Bulb Archived: Peck Collaboration Laboratory 2017-2018: Contreras & Aquil

1) Describe the context of your school, neighborhood, or classroom.

Peck Elementary, a Chicago Public School from Pre-K to 4th grade, from District 299.

The Classroom we worked with was a third grade with 29 students.

2) Big Idea: 

Rap/hip hop is folk music/culture

3) Inquiry: 

How can I express my ideas, musicality, and culture through rap?

4) Academic Content(s): 

Creative writing, literary devices (iambic pentameter), world cultures

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We used a grid to chart rap lines and rhyme structure

5) Artistic Discipline(s): 

Music, rap, creative writing, recording, performance

Aquil plays the students recorded version of Sha Boo Ya Roll Call in the classroom

6) Standards Addressed: (Common Core, Next Generation) 

MU:Cr1.1.3a Improvise rhythmic and melodic ideas, and describe connection to specific purpose and context (such as personal and social). 

MU:Pr5.1.3a – Apply teacher provided and collaboratively developed criteria and feedback to evaluate accuracy of ensemble performances.

7) Describe the context of your school, neighborhood, or classroom. 

Peck Elementary is a Chicago Public School from Pre-K to 4th grade from District 299.The Classroom we worked with was a third grade with a diversity of 29 students. Students had been learning how to read and perform music on xylophones, boomwhackers, and other percussion instruments  but had never worked on writing rap or their own lyrics before. When asked how many had been to a recording studio only 1 of the 29 said she would go with her mom which is a hip hop singer. Other 2 students responded they had family members that had created a recorded studio at their homes.

8) Please describe what you did and what you made for this project: 

The students learned about hip hop culture and its roots in Caribbean and black American cultures, then wrote raps of their own based on a hip hop folk tune called “Sha Boo Ya Roll Call”, which were recorded in the classroom. They also created a beat and dance moves to accompany the raps in small groups, and took a field trip to Notes For Notes Chicago studio, where Aquil is program director, to record the music. 

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Dancers wait for signal to start their original choreography.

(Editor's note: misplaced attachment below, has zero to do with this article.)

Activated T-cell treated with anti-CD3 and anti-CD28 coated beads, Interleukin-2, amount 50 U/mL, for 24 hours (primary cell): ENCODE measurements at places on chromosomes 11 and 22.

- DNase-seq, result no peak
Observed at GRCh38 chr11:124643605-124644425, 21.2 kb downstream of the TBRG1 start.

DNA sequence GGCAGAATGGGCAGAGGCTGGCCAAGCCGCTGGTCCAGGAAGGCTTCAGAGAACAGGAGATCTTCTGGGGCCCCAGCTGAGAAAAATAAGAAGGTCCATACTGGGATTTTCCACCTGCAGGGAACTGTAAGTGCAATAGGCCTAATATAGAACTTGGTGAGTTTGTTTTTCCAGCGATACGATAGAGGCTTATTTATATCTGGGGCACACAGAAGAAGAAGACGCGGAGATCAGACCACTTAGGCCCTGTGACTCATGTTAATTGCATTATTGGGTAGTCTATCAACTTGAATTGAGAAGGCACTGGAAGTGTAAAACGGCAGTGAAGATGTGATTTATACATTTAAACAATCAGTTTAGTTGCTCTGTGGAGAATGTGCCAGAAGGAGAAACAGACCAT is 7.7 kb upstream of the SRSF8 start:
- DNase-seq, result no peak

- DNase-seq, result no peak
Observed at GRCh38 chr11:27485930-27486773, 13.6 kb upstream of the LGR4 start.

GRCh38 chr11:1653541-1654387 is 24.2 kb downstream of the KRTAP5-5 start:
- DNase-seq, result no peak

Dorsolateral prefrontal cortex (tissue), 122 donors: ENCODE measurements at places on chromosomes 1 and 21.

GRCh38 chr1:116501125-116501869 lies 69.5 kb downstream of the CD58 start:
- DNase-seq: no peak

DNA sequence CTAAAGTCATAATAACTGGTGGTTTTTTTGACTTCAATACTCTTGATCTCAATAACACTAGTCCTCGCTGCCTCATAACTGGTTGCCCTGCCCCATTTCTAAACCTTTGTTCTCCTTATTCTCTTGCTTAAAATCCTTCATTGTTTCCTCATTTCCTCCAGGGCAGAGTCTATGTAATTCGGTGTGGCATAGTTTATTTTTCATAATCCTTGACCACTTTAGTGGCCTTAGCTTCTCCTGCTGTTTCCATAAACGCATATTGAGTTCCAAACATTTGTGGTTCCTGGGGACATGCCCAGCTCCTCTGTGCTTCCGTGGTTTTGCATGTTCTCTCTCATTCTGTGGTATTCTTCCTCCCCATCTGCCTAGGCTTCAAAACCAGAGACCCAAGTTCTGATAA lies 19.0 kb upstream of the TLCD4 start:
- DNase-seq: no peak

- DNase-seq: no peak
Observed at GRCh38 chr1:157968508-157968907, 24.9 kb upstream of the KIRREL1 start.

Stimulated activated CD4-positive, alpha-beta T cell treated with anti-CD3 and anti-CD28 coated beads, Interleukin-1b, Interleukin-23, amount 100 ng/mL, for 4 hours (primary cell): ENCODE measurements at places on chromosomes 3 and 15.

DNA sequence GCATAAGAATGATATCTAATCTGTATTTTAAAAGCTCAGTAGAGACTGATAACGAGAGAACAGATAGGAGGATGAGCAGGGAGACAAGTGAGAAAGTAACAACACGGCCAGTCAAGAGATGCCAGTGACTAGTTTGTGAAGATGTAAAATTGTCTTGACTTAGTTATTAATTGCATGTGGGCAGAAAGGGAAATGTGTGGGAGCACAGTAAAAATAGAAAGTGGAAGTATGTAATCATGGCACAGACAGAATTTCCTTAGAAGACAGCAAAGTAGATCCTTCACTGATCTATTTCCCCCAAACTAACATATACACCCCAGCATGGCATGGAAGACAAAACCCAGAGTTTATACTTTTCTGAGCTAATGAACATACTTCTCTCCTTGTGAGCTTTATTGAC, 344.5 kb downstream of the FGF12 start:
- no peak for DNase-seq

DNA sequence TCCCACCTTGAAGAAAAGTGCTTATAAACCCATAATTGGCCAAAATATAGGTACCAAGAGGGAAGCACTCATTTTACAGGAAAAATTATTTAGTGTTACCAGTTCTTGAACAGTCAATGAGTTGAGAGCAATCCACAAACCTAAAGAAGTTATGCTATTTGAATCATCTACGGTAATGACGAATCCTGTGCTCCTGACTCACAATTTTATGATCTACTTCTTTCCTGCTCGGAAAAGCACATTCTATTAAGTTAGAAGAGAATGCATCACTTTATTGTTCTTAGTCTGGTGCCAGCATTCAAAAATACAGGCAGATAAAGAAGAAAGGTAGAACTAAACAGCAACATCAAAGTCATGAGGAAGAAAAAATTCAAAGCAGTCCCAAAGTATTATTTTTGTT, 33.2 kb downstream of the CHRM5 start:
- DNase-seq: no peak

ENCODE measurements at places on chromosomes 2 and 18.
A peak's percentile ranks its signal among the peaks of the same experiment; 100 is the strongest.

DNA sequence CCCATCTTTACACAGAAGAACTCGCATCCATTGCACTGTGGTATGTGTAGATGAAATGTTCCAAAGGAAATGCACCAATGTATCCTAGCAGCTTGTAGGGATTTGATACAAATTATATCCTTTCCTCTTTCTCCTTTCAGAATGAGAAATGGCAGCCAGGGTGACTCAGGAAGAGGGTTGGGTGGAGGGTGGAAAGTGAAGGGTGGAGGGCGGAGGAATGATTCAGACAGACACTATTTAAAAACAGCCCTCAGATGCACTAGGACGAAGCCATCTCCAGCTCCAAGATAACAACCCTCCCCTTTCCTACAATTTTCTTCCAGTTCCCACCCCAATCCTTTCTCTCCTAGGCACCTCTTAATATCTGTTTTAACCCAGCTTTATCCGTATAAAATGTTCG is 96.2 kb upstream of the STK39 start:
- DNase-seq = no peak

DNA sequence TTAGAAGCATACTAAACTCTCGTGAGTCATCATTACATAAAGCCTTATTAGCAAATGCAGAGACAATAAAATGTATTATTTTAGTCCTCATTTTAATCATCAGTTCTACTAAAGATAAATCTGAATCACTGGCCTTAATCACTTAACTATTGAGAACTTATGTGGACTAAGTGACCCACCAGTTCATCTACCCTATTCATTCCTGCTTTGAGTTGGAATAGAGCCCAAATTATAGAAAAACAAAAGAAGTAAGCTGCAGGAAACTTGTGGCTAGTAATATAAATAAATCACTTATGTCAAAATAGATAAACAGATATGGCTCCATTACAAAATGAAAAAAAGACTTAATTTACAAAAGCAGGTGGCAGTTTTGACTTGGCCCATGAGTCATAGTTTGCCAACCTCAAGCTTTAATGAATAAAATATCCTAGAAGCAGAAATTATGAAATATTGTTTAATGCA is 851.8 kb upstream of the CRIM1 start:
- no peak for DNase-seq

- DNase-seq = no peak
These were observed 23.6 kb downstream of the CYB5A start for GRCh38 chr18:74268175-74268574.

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 “Stompers” and “Clappers” pose for a picture at Notes for Notes Studio.
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Students ask and answer questions about the recording process.
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Students are ready to perform  boomwhackers. 
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Students wait for their turn to record “cup” percussion.

9.) What did you learn about yourself, your partner(s), and the students? How might what you learned impact your teaching practice?

 As a teacher I learned that I have to encourage self-expression, create new music with students, understand and incorporate more folk cultures into curriculum, including hip hop, develop a more student driven and youth culture-centered practice.

I learned that creating new music is a process and that it is OK to take  more than a few classes. I learned from my partner to integrate and translate rap and hip hop into traditional music curricula. I learned from the students that each one of them had their own voice and story to tell and share. 

10.) How did the collaboration challenge your understanding of teaching, learning, and art-making?

 The  biggest challenge was to wait a period of months to have a final product. I usually have my students analyze songs and have them perform it the following week or on a maximum of two weeks. I focused on building a varied repertoire of music since I wanted them to read and perform music “fluently”. 

Having students create their own hip/hop lyrics, with instruments, dance, and a “catchy hook” was refreshing. Then, having them perform at the SMART Museum in front of a big audience and celebrate their success was amazing.